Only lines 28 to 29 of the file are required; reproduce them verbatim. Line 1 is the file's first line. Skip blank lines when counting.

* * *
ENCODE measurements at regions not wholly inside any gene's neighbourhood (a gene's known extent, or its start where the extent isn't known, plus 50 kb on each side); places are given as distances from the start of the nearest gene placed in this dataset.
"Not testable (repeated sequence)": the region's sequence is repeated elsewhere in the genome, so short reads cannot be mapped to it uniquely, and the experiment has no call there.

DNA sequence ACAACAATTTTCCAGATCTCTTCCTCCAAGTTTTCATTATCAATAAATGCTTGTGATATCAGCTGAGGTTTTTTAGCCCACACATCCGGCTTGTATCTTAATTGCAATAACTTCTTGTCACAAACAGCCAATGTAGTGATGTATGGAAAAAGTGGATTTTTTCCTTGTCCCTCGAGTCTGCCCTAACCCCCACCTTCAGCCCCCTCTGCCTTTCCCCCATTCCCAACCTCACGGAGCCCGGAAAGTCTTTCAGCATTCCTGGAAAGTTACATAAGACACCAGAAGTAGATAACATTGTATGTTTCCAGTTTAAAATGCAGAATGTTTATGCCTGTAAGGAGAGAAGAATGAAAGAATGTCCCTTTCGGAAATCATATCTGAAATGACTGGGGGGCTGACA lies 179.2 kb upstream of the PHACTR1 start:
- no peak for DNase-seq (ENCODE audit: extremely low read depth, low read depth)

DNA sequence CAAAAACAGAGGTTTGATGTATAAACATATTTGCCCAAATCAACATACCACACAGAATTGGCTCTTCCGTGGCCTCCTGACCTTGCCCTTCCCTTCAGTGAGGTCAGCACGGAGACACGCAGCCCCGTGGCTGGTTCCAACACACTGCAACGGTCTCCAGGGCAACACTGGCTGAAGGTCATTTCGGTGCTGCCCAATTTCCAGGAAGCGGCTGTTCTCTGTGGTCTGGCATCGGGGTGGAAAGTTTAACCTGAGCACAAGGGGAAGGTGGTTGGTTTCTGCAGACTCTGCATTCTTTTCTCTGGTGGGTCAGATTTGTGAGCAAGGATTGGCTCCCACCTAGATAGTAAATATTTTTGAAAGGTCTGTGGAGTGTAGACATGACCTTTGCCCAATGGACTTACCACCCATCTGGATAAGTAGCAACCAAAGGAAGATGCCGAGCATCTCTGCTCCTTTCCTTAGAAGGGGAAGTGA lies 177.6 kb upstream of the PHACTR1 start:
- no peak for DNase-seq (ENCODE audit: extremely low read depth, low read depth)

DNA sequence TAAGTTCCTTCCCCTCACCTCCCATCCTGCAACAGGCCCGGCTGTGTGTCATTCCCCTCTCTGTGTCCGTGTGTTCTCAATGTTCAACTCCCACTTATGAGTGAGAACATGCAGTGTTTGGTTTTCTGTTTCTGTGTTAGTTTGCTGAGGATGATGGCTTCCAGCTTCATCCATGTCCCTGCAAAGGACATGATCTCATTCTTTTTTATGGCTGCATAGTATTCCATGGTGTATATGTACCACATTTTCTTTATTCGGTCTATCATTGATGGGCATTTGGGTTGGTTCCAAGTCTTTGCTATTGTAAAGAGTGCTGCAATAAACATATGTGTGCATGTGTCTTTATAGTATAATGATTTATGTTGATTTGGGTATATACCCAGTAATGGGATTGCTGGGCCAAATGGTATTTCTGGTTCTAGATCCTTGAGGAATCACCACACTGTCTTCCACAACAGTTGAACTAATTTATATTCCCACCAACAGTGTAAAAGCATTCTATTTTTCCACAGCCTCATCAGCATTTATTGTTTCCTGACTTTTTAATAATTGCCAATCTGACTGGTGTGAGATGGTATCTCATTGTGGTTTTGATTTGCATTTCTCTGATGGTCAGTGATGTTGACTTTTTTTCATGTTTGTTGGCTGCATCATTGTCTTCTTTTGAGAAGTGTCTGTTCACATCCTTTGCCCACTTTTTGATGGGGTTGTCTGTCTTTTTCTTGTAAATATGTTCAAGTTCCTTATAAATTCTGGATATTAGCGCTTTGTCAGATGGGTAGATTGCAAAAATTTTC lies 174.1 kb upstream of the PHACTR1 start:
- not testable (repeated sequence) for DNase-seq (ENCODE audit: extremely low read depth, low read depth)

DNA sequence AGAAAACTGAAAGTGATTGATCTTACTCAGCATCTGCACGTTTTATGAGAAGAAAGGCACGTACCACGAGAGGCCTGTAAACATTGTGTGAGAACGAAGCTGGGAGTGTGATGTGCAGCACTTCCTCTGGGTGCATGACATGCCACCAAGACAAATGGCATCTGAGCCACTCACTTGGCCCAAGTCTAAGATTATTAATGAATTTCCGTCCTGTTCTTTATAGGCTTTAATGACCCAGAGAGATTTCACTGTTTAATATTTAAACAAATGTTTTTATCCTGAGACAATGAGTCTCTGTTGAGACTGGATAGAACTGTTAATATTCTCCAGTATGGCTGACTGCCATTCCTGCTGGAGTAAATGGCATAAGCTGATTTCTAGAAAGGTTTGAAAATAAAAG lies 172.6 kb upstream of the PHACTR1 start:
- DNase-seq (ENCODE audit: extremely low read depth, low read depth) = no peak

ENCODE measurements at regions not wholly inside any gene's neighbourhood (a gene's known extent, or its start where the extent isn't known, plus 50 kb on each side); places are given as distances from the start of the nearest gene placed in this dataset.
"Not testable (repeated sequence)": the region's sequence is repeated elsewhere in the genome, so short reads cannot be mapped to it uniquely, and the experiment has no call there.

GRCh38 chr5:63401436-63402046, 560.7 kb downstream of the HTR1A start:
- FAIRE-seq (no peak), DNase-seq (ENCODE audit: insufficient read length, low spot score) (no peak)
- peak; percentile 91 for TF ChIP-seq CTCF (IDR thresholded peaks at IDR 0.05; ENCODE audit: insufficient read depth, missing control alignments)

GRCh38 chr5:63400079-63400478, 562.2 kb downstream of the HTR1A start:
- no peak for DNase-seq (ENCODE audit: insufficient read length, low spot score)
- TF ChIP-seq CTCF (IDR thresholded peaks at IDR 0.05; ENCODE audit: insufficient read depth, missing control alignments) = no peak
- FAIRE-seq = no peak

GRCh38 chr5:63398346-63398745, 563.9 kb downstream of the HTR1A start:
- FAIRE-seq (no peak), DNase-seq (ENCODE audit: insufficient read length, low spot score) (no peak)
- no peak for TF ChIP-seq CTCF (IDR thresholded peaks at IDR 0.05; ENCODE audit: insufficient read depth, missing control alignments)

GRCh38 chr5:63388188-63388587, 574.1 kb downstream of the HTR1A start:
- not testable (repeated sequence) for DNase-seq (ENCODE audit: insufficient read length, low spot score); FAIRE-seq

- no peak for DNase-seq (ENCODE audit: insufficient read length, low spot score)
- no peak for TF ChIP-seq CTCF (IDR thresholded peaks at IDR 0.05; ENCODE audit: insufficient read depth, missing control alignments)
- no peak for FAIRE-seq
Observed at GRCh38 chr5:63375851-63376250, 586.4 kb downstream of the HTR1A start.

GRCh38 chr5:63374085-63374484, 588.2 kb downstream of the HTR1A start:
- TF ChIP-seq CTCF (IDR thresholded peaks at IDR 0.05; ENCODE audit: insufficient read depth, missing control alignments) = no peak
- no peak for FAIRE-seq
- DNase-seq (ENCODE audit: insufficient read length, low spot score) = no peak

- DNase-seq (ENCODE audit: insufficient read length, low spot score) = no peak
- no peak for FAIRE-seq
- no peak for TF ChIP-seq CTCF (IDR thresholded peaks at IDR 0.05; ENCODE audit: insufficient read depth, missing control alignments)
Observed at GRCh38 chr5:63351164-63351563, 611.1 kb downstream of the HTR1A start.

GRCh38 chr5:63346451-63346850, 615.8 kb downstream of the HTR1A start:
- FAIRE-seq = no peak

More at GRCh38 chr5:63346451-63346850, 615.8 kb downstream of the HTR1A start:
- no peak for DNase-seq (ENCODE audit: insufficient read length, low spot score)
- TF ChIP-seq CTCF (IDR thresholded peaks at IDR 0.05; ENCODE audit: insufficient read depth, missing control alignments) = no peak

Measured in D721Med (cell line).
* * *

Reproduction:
Observed at GRCh38 chr5:63375851-63376250, 586.4 kb downstream of the HTR1A start.

GRCh38 chr5:63374085-63374484, 588.2 kb downstream of the HTR1A start: